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Arrive at circuit for a 10:15am chat with Williams technical director FX Demaison. I met him during his tenure with the World Rally Championship-dominating VW Polo team, at the time overseen by Jost Capito, who is now his boss at the team. During the interview FX reveals that he’d also been a school chum of Sauber team principal Frederic Vasseur – small world indeed.
Demaison says Williams have ceased development on the FW43B but are optimising still it, as George Russell’s 10th on the grid underlines, though a power unit problem ends his hopes of bagging the team’s first points for two years. Demaison has history with Williams – he worked there during their Renault touring car days – and clearly has a different way of working, but team personnel say morale is at its highest for five years – and its early days for Jost and FX.
From Williams to Pirelli for an in-depth chat with Mario Isola about 2022. He runs me through the entire process of developing next year’s tyre range. Our interview lasts almost an hour and clearly the switch from 13 to 18-inch tyres has been exhaustive and thorough, with virtual tyres developed before batches of prototypes were manufactured in Romania and trucked to various test venues. Not easy during the pandemic.
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On my way back to the media centre I spy Vasseur, and mention I’d seen Martin Reiss – sponsor hunter and driver manager to Callum Illot and others – hanging about the team. Is the Ferrari Academy member in line for a 2022 seat, I ask, particularly given how close he came this year before being edged out by Mazepin millions at Haas. Fred winks, then says Illot will have an practice run chance this Friday. Next year? Double wink.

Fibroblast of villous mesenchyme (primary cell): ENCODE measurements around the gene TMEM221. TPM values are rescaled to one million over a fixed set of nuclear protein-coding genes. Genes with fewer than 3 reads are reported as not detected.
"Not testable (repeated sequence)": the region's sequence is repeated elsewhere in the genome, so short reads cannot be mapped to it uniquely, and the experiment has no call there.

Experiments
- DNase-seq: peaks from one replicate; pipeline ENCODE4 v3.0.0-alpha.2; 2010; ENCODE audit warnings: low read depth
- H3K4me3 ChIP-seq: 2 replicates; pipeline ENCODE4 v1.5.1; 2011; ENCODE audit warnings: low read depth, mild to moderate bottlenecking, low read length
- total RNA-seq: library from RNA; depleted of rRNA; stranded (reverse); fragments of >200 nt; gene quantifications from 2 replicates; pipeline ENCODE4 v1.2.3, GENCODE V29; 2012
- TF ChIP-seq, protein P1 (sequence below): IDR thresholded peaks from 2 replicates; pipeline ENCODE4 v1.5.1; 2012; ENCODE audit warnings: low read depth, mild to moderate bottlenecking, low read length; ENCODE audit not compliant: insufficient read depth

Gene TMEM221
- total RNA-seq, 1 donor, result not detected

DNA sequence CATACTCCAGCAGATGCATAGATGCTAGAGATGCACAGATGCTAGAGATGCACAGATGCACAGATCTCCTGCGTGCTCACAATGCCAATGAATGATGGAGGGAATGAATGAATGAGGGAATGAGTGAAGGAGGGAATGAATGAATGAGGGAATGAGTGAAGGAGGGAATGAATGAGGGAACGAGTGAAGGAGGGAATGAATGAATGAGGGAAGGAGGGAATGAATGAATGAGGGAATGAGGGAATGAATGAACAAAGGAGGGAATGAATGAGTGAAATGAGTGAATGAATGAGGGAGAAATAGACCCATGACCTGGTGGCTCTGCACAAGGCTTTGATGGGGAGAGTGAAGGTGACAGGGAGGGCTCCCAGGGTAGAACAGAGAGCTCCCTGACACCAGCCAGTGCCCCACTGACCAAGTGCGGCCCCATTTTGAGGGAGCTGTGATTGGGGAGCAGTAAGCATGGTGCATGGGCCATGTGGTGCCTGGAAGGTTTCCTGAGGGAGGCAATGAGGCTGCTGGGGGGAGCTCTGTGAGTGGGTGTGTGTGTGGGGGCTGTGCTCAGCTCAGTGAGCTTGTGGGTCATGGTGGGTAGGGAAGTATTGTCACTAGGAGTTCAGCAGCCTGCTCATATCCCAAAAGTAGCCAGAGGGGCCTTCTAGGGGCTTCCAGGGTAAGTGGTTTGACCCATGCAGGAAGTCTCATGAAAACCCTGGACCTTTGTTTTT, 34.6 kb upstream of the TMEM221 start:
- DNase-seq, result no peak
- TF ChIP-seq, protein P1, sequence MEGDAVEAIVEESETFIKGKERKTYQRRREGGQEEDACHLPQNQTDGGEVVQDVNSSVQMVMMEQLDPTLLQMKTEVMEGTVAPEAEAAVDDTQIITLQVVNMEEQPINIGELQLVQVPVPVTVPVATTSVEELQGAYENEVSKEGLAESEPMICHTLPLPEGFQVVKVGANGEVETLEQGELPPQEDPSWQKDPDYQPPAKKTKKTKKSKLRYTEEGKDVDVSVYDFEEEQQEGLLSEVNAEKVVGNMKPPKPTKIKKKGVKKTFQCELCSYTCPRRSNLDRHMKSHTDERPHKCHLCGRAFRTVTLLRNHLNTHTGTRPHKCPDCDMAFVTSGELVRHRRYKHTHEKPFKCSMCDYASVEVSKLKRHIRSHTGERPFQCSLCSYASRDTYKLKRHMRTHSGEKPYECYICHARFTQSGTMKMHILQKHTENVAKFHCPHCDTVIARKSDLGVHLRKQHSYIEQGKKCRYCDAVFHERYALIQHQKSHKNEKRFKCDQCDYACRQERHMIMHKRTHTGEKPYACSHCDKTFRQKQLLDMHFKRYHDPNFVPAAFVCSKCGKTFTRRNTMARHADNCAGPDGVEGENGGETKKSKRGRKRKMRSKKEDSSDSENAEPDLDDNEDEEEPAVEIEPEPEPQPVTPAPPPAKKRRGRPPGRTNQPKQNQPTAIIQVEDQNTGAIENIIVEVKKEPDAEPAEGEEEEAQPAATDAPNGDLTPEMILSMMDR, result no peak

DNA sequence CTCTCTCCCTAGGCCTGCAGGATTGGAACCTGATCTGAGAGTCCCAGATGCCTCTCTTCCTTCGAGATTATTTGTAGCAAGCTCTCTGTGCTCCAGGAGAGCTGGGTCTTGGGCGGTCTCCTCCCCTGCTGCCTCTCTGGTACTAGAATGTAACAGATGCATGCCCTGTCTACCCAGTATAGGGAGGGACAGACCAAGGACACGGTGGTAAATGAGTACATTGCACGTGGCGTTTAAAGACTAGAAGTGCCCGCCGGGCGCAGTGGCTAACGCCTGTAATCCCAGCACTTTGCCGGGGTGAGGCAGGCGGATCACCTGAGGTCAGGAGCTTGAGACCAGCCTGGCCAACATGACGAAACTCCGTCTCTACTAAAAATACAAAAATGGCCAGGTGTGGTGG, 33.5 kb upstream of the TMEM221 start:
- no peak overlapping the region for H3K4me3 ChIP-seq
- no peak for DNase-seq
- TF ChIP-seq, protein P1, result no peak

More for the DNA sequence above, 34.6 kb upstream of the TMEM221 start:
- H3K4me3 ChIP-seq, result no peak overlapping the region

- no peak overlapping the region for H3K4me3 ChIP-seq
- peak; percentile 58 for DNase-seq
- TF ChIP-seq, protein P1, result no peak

Phone pings; by coincidence it’s another first practice drive – it seems Alpine’s Guanyu Zhou gets a chance on Friday, becoming the first Chinese driver to participate in a grand prix weekend for eight years.
The race lacks drama but delivers a well-deserved win for Verstappen. Afterwards I put it to Christian Horner that Hamilton again suggested that Honda introduced performance upgrades when they fitted new engines in France – which would be against the rules – he credits the team’s fuel and oil supplier for the gains. Typical F1 – deflect questions by plugging sponsors…
After a thoroughly rewarding Styrian Grand Prix I depart the circuit at 8pm for a final night at the hotel. I’m staying on the outskirts of nearby Graz until Thursday, then it’s back to the Red Bull Ring for the Austrian Grand Prix proper. Hopefully it proves as fruitful as this weekend.
2021 Styrian Grand Prix
- The potentially crucial differences in how Bottas and Perez help their team mates
- How much-maligned Paul Ricard produced “one of the most exciting races for five years”
- Todt would “prefer less controversy” in Formula 1
- Wolff encouraged by ‘real progress’ from Bottas in French GP
- Red Bull’s French GP win disproves accusations over tyres and wings – Horner